4. Stratum Lucidum - clear layer, transparent keratin called eleiden, absent on hairy skin, found on palms, soles
    5. Stratum Corneum - horny skin, 25 to 30 rows, keratinized, flat, dead. 


Epidermal Cells

The epidermis is made up of several different types of cells

  • Keratinocytes
    • 90% of epidermal cells are keratinocytes
    • Produce keratin
    • Have anchoring junctions called desmosomes that act  as spot welds
  • Melanocytes
    • 8% of epidermal cells are melanocytes
    • Produce the pigment melanin which absorbs UV light thereby protecting cell nuclei (DNA)
    • Melanin varies in color from yellow to reddish to brown to black. 
    • Differences in skin color occur because of variations in :
      • Melanin color
      • Number of melanin granules in a person's skin
      • Amount of pigment in each melanocyte
  • Langerhans Cells
    • Migrate from bone marrow involved in immunity by assisting helper T cells
  • Merkel Cells
    • Make contact with flattened sensory nerve endings (merkel discs), function in touch sensation.


  • Made of connective tissues
  • Cells include fibroblasts, macrophages, and adipocytes (fat cells)
  • Has nerve endings, capillaries, muscles, glands, and hair follicles
  • It assists in the production of the active form of  vitamin D (calcitriol) using UV light. Vitamin D helps in the absorption of calcium from foods
  • Made of 2 sublayers:
    1. Papillary Layer
      • made of  areolar connective tissue
      • it is folded into numerous dermal papillae, which increase surface area and prevent the skin from sliding and shifting
      • The epidermis conforms to the papillae creating epidermal ridges (fingerprints)
    2. Reticular layer
      • Is the deeper layer
      • Is made of of dense irregular connective tissue which provides strength, elasticity and extensibility


Hypodermis (also called Subcutaneous Layer or Superficial Fascia)

  • Is the layer deep to the skin
  • Is made of adipose and areolar connective tissue
  • Is not considered part of the skin

Skin Color

Three pigments contribute to skin color:
 1. Melanin

  • Uellow to reddish-brown to black pigment
  • Responsible for dark skin color
  • Rreckles and pigmented moles result from local accumulations of melanin

 2. Carotene

  • Yellow to orange pigment that the body obtains from vegetable sources such as carrots and tomatoes
  • most obvious in the palms and soles of the feet
3. Hemoglobin
  • Blood with lots of oxygen is bright red, so the blood vessels in the dermis give the skin a reddish tint
  • This is easy to see in lightly pigmented individuals
  • Because Caucasian skin contains little melanin, the epidermis is nearly transparent and allows the color of blood to show through

Accessory Structures of the Skin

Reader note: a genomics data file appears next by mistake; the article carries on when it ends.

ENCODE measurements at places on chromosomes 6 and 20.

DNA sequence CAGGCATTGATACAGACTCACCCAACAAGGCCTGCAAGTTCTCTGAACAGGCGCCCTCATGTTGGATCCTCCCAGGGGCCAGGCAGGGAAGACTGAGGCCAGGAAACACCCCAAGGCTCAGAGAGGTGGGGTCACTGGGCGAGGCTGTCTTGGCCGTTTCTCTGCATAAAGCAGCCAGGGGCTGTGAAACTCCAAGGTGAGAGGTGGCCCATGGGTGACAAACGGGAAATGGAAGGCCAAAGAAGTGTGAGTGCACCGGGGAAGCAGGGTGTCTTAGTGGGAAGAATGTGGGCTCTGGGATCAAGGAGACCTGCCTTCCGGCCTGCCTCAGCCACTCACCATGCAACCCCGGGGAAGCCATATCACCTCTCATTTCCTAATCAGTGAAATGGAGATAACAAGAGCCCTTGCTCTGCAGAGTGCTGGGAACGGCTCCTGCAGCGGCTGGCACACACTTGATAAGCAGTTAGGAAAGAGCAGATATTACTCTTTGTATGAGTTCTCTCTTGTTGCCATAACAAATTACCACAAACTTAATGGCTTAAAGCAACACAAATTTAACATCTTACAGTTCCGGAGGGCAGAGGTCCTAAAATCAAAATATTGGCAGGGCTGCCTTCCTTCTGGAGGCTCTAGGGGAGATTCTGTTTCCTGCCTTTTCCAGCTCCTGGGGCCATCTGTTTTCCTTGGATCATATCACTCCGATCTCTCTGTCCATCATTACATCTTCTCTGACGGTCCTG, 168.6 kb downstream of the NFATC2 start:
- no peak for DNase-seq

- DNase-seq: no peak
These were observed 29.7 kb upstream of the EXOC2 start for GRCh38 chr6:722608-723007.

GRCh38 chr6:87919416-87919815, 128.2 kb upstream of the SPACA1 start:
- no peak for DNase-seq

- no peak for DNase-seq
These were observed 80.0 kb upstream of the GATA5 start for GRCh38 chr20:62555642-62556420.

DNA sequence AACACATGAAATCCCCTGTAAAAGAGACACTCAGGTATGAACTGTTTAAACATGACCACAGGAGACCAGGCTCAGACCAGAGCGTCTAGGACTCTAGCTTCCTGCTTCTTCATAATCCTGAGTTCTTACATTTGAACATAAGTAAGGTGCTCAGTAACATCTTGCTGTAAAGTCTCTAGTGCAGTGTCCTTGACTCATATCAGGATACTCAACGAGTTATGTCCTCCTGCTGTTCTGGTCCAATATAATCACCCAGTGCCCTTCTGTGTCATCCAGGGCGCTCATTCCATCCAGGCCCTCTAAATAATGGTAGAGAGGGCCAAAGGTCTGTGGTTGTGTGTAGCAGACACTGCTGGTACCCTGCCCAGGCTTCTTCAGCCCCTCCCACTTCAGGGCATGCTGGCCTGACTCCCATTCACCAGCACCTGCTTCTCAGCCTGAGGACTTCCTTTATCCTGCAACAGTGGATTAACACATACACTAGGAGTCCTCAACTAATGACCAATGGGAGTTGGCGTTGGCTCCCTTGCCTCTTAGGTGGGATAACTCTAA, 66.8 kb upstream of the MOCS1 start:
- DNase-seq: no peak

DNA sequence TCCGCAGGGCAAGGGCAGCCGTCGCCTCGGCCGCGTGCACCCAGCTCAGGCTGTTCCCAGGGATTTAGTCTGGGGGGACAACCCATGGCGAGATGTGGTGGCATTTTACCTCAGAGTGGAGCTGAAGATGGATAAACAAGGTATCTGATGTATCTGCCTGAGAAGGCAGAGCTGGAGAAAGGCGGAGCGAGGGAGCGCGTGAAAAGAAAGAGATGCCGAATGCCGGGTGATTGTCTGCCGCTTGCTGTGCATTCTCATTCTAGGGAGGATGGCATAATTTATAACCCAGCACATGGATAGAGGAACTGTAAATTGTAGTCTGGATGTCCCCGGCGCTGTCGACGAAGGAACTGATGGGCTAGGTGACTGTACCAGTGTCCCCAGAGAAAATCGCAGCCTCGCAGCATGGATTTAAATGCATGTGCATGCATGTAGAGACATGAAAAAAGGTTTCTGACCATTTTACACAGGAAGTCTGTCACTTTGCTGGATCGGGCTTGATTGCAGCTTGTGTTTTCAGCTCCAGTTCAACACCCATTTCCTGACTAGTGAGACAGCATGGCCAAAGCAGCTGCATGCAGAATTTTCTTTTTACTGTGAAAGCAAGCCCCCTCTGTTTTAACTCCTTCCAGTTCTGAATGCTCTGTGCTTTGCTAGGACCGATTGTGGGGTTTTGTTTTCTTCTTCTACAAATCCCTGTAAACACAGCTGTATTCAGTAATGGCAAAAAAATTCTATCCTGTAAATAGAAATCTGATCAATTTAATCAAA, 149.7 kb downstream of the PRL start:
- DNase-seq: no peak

The skin holds many structures and derivatives:

  • Nerve receptors for cold, heat, and pain, lamellated corpuscles (pressure) and corpuscles of touch
  • Sebaceous (Oil) Glands
  • Sudoriferous (Sweat) Glands
  • Mammary Glands
  • Ceruminous Glands
  • Hair
  • Nails

All of the above glands are made of specialized glandular (secretory) epithlelium


 Sebaceous Glands

  • Secrete lipid-rich sebum (oil) for waterproofing and softening of skin and hair.


 Sudoriferous Glands   - sweat glands


         2 Types of Sweat Glands:

    • Eccrine Glands
      • for evaporative cooling distributed throughout the skin except margin of lips, nail beds and, genitalia
      • The duct of the eccrine gland empties out on the skin surface (pores)
    • Apocrine Glands
      • are found in the axilla (armpit), pubic region, and areolae
      • The excretory ducts empty into the hair follicle. 
      • Become active at puberty
      • Apocrine secretion contains the same basic components as eccrine sweat, but it also contains fatty acids and proteins, giving the sweat a milky or yellowish color; the secretion is odorless, but bacteria on the skin decompose the fatty acids and proteins, giving it its characteristic musky odor.

 Mammary Glands

Are specialized sudoriferous glands that secrete milk in females

Ceruminous Glands

secrete cerumen, a waxy substance, combined with sebum provides a sticky barrier in the external auditory meatus (ear canal) for protection against foreign bodies.

Skin Injury and Repair

Four Stages in Skin Healing:

  1. Inflammation
    • Blood flow increases
    • Phagocytes attracted
  2. Scab Formation
  3. Cell Division and Migration
  4. Scar Formation




  • Each nail has 3 parts; free edge, body, and nail root
  • The nail does not grow from the root, but from the underlying  portion of the epidermis called the nail matrix
  • The cells from this area become keratinized, harden, and move forward and over the stratum germinativum (basale)
  • Growth rate is approx. 1mm per week


  • Is a column of dead epidermal cells covered with a layer of flattened, scale-like cells called the cuticle
  • The cuticle surrounds the cortex and the central medulla which contains pigment granules and air spaces
  • The part of the hair that extends from the skin surface is called  the shaft
  • The root is embedded in the hair follicle which is an extension of the epidermis, part of which extends into the dermis called the external root sheath
  • At the base of the internal root sheath is the bulb into which a papilla protrudes
  • A layer of epidermal cells called the germinal layer covers the hair papilla and gives rise to the hair itself
  • Attached to the connective tissue sheath around the hair follicle is a small smooth muscle called the arrector pili